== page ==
Because it destroys small businesses and seriously hurts medium sized business. Go look up the statistics about the economic contribution small and medium sized businesses make to the US economy. In this, it has the effect of destroying innovation.

People are constantly pissed about all the ad ware on Android. But the fact remains, piracy is so rampant, pirates have literally chased developers away from the platform and literally created the entire ad ware market on Android. If it were not for pirates, there would be little to no need for ad ware supported applications. To make matters worse, pirates are not working hard to remove ad ware from ad ware applications. Android makes for an interesting look because its ecosystem very clearly shows a financial harm to developers because of piracy and the overall effect is has on all participants. Not to mention, Android is excellent proof of why that stupid story about price being a huge factor for piracy is complete bullshit.

If you don't like ad ware, find a pirate and repeatedly kick him in the nuts until he goes unconscious. He and other like him, are literally the reason why we all suffer with ad ware on Android.

Re:Warez (1)

DanTheStone (1212500) | more than 3 years ago | (#35504526)

Because it destroys small businesses and seriously hurts medium sized business.

If a small-to-medium business's leadership has chosen an unsustainable business model that's disconnected from reality, then it's their own fault if the business goes under. There can be new businesses if a given model doesn't work out. That's how our economic system works.

Re:Warez (1, Troll)

bigstrat2003 (1058574) | more than 3 years ago | (#35504480)

Because it's fucking wrong. That's why. A creator has the right to, as part of the terms of selling his work, require that the receiver not make copies for anyone else. Copyright is the best way to legally enforce this (unless you want to make everyone have to sign a contract when they buy stuff), so a violation of copyright is a violation of the creator's natural rights (that is, the right to only engage in a transaction under the conditions he agrees to).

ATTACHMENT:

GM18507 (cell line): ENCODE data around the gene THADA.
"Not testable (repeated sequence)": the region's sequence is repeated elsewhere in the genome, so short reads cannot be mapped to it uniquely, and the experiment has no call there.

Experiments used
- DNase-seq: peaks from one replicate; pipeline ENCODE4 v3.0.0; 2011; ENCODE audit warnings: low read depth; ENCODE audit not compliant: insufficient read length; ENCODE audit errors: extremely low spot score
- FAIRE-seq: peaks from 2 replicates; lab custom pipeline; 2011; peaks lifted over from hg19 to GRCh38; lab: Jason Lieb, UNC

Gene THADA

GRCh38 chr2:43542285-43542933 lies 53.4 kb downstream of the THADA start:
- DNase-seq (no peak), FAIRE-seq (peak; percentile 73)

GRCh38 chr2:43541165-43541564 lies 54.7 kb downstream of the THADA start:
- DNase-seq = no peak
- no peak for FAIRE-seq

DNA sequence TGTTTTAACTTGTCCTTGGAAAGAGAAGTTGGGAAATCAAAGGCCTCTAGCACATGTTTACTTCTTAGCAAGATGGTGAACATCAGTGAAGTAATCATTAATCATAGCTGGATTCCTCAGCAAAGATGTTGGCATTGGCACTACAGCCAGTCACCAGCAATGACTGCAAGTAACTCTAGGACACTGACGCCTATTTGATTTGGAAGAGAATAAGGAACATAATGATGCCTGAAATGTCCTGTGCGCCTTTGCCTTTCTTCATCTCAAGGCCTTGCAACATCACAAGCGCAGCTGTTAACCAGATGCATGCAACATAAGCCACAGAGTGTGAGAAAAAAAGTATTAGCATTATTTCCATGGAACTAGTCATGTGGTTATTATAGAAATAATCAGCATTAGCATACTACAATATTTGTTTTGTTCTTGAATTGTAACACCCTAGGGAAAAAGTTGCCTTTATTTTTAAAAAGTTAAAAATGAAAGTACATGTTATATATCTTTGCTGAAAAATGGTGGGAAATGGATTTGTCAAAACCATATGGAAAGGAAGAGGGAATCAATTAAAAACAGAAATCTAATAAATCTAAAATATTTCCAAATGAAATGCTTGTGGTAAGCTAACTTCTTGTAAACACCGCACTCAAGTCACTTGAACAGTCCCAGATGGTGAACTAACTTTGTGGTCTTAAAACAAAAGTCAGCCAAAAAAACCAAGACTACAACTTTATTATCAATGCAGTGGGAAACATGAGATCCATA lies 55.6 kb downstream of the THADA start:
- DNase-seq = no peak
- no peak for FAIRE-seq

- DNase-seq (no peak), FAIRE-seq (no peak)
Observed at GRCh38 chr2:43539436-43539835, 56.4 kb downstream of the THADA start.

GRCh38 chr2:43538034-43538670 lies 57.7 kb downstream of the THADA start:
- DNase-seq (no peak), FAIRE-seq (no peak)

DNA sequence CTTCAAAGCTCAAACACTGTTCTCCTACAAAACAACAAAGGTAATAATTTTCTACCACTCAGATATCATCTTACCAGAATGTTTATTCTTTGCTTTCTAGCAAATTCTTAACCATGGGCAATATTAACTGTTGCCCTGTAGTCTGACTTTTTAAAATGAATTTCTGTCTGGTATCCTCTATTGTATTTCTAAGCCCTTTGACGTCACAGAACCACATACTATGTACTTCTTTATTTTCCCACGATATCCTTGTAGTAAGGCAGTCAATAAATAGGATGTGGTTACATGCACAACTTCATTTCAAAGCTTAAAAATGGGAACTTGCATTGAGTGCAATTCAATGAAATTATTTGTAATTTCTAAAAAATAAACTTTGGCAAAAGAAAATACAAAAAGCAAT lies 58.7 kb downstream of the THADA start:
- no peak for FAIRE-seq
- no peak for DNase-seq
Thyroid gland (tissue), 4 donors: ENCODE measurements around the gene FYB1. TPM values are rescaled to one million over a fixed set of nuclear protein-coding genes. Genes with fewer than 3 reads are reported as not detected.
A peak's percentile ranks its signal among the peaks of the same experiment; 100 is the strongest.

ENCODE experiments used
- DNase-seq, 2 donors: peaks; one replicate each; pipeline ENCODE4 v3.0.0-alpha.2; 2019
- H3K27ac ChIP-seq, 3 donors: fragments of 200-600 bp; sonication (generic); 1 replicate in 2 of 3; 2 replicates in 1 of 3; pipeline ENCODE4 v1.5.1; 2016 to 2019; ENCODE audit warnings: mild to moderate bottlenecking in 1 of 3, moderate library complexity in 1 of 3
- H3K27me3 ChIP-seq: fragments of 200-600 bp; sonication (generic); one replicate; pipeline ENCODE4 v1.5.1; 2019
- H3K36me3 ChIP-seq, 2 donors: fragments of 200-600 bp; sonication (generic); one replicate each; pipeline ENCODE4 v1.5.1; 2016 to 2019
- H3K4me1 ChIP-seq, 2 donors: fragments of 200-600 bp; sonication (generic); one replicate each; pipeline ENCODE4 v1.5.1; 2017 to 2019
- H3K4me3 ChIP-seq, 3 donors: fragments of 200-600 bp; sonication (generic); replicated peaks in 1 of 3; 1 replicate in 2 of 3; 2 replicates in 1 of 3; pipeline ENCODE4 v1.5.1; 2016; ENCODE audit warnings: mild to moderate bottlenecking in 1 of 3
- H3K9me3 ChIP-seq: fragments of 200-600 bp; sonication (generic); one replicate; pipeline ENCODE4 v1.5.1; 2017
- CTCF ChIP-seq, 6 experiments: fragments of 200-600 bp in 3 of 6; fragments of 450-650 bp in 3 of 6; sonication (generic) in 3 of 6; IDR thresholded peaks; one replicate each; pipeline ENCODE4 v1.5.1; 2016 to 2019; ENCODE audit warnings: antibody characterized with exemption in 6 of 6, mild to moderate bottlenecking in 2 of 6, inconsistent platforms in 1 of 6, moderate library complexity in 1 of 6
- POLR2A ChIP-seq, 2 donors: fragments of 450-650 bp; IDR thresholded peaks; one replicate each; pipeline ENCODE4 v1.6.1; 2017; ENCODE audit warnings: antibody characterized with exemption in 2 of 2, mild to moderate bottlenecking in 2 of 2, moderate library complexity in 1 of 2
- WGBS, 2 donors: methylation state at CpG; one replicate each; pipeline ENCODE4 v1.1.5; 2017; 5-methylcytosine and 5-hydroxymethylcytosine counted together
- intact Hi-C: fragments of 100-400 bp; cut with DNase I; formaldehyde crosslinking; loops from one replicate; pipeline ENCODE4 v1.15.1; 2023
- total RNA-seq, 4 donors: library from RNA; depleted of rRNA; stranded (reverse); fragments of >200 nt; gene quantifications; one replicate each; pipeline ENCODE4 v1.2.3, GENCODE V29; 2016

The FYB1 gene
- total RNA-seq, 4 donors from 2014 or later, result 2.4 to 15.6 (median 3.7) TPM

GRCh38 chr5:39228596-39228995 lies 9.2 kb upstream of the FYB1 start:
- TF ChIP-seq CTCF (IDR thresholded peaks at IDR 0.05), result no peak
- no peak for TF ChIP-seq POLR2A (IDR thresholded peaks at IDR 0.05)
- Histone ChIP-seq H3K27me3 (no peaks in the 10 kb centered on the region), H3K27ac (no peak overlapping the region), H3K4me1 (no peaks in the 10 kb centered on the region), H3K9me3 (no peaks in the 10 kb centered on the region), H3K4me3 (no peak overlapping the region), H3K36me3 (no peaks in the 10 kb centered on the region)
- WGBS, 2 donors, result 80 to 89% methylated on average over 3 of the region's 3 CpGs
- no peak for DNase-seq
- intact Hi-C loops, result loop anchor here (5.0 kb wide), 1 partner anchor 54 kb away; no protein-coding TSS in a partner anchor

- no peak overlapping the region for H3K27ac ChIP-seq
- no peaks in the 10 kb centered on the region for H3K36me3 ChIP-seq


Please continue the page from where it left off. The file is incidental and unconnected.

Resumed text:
Re:Warez (1)

Haedrian (1676506) | more than 3 years ago | (#35504128)

Well this is the same thing, except it's indirect revenue via ads. It is still, however, making money with warez.

Which is why the consumers love it so much. If there's really so much money to be made reselling 'warez' with ad-raised revenue, why don't the big companies do that instead?

Re:Warez (1)

InfiniteWisdom (530090) | more than 3 years ago | (#35504176)

That's a dumb argument. The people selling warez are doing so off other people's work without incurring any of the effort or cost that goes into creating the content or software. Taking the cost out of the equation obviously makes it easy for them to profit at price points that wouldn't otherwise make sense.

Re:Warez (0)

Anonymous Coward | more than 3 years ago | (#35504452)

Taking the cost out of the equation obviously makes it easy for them to profit at price points that wouldn't allow the creators the levels of greed they desire.

FTFY

Re:Warez (0)

Anonymous Coward | more than 3 years ago | (#35504494)

Taking the cost out of the equation obviously makes it easy for them to profit at price points that wouldn't allow the labels the levels of greed they desire.

FTFY

Fixed that fix for ya.

Paying back those Hollywood donors (5, Insightful)

elrous0 (869638) | more than 3 years ago | (#35503988)